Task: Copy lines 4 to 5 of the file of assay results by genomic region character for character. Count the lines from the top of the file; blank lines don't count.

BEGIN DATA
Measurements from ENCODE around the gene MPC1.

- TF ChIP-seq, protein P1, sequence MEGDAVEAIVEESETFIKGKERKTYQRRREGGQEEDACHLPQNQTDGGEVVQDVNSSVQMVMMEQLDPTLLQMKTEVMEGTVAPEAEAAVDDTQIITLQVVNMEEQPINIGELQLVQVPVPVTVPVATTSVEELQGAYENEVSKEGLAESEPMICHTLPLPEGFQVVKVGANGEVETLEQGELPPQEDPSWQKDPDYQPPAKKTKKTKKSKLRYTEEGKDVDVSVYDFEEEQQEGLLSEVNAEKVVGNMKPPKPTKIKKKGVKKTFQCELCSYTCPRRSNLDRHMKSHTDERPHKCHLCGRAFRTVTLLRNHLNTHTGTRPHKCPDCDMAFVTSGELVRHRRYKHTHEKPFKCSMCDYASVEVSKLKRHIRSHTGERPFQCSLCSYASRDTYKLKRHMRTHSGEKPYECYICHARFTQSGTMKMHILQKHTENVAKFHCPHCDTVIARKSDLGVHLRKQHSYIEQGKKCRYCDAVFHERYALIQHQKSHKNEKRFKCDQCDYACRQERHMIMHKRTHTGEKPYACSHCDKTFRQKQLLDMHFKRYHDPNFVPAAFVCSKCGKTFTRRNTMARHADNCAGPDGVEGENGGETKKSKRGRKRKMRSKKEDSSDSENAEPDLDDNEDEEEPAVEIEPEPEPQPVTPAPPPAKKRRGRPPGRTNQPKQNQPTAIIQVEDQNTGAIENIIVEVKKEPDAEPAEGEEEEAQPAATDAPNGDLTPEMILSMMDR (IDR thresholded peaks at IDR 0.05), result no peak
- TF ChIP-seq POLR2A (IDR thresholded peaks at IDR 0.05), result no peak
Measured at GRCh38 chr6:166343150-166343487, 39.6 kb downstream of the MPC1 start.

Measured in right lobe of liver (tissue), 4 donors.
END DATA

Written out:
Measured at GRCh38 chr6:166343150-166343487, 39.6 kb downstream of the MPC1 start.

Measured in right lobe of liver (tissue), 4 donors.